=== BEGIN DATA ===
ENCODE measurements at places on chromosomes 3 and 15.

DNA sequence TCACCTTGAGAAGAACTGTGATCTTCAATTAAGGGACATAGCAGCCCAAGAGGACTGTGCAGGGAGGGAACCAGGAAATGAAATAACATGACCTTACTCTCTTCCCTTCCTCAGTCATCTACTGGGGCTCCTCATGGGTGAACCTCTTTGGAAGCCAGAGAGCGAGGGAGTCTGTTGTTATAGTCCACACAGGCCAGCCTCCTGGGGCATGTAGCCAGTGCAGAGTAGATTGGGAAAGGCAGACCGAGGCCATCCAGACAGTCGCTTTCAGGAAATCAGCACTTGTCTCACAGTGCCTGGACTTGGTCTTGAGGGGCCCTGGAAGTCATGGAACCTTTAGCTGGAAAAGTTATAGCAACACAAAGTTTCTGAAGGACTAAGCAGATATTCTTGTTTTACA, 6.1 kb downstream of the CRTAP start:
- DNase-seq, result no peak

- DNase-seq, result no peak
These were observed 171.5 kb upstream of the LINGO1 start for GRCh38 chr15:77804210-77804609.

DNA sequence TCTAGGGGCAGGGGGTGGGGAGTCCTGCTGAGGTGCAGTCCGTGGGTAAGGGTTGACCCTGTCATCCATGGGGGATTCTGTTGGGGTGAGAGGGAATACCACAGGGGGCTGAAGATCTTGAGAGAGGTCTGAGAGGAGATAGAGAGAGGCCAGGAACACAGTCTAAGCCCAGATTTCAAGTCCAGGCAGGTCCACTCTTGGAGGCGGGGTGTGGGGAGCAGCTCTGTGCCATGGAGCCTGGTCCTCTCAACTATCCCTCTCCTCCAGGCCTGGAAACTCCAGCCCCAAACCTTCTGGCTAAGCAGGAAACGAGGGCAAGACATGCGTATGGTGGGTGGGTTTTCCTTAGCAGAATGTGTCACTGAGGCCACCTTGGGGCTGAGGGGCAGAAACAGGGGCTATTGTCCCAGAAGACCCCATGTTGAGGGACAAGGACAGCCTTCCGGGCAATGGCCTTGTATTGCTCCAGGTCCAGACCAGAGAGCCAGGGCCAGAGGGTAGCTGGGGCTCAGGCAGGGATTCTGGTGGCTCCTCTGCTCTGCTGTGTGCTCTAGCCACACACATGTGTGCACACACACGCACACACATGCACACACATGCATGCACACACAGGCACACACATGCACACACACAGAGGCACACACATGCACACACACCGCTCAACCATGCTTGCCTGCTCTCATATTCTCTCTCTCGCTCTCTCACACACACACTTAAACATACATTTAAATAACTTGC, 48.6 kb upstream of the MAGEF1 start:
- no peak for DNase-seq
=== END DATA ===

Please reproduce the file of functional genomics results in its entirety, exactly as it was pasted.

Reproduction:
ENCODE measurements at places on chromosomes 3 and 15.

DNA sequence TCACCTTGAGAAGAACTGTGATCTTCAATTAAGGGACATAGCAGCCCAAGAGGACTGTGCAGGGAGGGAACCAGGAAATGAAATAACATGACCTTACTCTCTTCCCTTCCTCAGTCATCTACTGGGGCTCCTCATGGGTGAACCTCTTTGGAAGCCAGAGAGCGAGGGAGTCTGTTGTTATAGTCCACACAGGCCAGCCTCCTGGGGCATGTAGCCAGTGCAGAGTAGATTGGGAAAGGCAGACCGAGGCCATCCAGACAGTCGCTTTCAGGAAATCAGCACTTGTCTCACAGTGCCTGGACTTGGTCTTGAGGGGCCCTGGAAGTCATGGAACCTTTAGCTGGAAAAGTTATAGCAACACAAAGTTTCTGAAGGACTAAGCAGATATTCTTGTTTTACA, 6.1 kb downstream of the CRTAP start:
- DNase-seq, result no peak

- DNase-seq, result no peak
These were observed 171.5 kb upstream of the LINGO1 start for GRCh38 chr15:77804210-77804609.

DNA sequence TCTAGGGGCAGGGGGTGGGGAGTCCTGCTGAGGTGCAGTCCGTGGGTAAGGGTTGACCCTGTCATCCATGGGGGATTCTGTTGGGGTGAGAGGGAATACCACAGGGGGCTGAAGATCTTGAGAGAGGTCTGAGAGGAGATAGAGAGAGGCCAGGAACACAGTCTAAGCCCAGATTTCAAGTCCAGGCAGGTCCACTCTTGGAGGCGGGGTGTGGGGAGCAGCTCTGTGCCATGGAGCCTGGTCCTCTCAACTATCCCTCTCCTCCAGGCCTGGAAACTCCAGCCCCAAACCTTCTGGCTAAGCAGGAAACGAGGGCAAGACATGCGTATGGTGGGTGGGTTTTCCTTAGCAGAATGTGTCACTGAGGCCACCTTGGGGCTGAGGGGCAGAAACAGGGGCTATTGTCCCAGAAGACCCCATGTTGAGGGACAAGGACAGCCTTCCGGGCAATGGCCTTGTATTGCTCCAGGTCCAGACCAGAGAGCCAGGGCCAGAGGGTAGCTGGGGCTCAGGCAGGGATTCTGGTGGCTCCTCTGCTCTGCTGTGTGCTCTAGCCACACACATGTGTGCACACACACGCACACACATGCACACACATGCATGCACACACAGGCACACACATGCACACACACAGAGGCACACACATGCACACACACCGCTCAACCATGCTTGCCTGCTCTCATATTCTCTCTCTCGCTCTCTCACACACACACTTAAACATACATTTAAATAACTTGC, 48.6 kb upstream of the MAGEF1 start:
- no peak for DNase-seq